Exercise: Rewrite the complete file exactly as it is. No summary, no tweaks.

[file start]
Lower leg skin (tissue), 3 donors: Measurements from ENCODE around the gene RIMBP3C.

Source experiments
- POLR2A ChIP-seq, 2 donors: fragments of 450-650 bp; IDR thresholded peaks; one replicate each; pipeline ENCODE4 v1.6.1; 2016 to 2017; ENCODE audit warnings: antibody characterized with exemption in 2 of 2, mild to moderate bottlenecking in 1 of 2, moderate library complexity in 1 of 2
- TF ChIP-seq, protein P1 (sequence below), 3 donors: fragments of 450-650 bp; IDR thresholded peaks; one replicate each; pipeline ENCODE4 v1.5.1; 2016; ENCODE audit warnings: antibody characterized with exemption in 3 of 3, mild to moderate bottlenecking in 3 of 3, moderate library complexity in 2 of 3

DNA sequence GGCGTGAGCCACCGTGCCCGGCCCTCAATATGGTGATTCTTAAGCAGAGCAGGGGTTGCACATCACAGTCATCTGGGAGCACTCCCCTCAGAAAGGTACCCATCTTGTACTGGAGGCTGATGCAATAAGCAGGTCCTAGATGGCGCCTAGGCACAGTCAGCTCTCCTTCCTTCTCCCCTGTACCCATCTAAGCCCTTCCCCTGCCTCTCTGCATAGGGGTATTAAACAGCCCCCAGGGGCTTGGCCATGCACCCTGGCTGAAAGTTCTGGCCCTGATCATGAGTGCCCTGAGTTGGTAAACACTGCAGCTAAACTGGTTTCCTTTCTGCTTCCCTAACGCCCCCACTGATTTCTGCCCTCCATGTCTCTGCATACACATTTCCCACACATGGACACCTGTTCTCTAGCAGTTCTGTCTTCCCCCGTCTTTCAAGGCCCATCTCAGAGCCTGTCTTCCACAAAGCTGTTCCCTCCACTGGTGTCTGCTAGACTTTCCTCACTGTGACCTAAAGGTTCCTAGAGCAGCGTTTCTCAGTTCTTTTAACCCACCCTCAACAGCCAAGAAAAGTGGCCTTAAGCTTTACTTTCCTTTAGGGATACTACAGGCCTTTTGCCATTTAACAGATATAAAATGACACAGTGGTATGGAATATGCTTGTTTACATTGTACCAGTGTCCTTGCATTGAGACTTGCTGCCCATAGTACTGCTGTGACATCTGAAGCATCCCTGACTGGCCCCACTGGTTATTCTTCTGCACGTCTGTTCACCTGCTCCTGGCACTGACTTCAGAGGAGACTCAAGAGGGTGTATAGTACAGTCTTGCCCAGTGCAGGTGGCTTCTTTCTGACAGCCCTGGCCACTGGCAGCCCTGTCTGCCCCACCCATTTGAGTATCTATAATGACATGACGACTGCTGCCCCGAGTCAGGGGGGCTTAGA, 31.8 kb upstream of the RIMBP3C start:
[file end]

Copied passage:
Lower leg skin (tissue), 3 donors: Measurements from ENCODE around the gene RIMBP3C.

Source experiments
- POLR2A ChIP-seq, 2 donors: fragments of 450-650 bp; IDR thresholded peaks; one replicate each; pipeline ENCODE4 v1.6.1; 2016 to 2017; ENCODE audit warnings: antibody characterized with exemption in 2 of 2, mild to moderate bottlenecking in 1 of 2, moderate library complexity in 1 of 2
- TF ChIP-seq, protein P1 (sequence below), 3 donors: fragments of 450-650 bp; IDR thresholded peaks; one replicate each; pipeline ENCODE4 v1.5.1; 2016; ENCODE audit warnings: antibody characterized with exemption in 3 of 3, mild to moderate bottlenecking in 3 of 3, moderate library complexity in 2 of 3

DNA sequence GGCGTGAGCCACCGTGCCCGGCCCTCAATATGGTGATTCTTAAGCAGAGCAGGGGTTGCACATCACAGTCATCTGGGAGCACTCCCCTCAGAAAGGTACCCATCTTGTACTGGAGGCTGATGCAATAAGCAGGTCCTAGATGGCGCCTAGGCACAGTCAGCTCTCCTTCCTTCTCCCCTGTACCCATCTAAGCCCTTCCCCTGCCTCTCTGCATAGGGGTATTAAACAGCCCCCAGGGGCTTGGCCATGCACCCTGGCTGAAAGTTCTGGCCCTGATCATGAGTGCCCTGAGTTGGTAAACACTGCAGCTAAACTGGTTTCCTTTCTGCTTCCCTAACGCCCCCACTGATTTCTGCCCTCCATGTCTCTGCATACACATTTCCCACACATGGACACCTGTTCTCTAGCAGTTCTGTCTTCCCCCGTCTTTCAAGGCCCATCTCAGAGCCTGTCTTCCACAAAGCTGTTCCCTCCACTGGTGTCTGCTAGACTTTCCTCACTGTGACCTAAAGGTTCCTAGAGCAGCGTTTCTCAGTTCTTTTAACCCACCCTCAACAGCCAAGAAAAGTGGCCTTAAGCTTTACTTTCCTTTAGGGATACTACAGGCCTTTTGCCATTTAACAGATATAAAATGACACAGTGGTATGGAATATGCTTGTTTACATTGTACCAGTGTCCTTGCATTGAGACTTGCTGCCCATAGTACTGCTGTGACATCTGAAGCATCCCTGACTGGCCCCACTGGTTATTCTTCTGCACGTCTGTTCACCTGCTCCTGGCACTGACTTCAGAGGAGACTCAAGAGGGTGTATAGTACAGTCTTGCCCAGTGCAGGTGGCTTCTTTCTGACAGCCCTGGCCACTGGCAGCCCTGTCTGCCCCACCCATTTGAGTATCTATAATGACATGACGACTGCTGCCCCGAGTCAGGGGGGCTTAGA, 31.8 kb upstream of the RIMBP3C start: